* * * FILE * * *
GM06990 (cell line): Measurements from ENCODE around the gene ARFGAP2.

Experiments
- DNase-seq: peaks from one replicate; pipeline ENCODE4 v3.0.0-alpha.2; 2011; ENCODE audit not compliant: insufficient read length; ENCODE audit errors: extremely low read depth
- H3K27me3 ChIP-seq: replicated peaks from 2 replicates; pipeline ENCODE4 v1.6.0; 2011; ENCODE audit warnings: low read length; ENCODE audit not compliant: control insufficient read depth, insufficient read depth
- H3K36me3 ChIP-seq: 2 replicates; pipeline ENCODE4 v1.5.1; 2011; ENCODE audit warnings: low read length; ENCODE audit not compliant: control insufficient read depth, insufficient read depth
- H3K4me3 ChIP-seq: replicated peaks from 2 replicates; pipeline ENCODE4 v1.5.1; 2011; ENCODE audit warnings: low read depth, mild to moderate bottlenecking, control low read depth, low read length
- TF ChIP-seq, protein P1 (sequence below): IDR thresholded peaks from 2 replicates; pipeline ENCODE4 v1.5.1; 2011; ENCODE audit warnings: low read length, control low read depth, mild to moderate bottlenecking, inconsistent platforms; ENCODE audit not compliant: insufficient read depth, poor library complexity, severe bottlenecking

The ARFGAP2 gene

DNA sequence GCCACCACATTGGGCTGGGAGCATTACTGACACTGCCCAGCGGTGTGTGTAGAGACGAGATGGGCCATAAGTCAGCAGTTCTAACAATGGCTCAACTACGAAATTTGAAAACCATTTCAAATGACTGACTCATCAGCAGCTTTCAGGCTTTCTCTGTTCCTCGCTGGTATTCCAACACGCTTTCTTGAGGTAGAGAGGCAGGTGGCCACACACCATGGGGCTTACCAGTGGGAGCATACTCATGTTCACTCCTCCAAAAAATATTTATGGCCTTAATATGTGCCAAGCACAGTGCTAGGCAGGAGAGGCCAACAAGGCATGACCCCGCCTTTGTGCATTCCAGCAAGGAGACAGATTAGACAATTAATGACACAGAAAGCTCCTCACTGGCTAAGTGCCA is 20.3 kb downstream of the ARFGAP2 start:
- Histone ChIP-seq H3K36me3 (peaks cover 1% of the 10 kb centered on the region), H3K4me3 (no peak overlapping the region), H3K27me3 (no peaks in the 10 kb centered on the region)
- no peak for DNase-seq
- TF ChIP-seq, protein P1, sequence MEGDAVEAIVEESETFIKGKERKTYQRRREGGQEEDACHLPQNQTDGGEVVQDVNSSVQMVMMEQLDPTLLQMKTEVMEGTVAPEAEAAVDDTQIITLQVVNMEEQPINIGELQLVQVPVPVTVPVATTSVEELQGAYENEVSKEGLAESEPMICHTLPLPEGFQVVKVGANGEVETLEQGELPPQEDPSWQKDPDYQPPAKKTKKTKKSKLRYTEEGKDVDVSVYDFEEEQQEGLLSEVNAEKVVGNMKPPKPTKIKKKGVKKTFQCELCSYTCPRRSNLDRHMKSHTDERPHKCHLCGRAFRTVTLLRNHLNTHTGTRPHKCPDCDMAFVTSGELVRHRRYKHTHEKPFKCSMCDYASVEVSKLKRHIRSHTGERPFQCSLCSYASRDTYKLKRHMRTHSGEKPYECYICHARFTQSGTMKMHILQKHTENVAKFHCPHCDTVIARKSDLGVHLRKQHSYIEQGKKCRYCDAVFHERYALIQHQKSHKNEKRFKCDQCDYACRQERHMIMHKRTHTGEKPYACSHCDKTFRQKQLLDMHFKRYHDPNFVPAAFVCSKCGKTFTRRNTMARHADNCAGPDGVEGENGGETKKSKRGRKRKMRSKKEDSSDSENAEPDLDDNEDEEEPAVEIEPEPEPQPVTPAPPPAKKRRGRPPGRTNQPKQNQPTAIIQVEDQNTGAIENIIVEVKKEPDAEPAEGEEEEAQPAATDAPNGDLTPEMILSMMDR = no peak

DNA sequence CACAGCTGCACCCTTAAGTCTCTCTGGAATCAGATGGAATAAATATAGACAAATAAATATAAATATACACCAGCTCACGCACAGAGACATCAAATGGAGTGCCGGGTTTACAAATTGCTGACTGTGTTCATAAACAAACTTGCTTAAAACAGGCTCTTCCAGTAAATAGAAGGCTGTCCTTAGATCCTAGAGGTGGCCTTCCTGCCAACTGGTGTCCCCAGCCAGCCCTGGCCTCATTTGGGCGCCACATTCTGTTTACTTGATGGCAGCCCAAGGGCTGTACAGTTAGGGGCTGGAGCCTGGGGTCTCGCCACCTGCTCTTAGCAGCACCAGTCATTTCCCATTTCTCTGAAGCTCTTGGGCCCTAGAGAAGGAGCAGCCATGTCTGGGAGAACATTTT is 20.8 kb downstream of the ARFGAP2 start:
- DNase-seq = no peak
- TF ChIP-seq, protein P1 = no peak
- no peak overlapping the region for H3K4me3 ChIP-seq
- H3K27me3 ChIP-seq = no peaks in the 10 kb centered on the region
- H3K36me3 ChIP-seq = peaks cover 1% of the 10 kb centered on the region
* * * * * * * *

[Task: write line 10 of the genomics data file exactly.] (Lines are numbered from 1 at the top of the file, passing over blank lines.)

- Histone ChIP-seq H3K36me3 (peaks cover 1% of the 10 kb centered on the region), H3K4me3 (no peak overlapping the region), H3K27me3 (no peaks in the 10 kb centered on the region)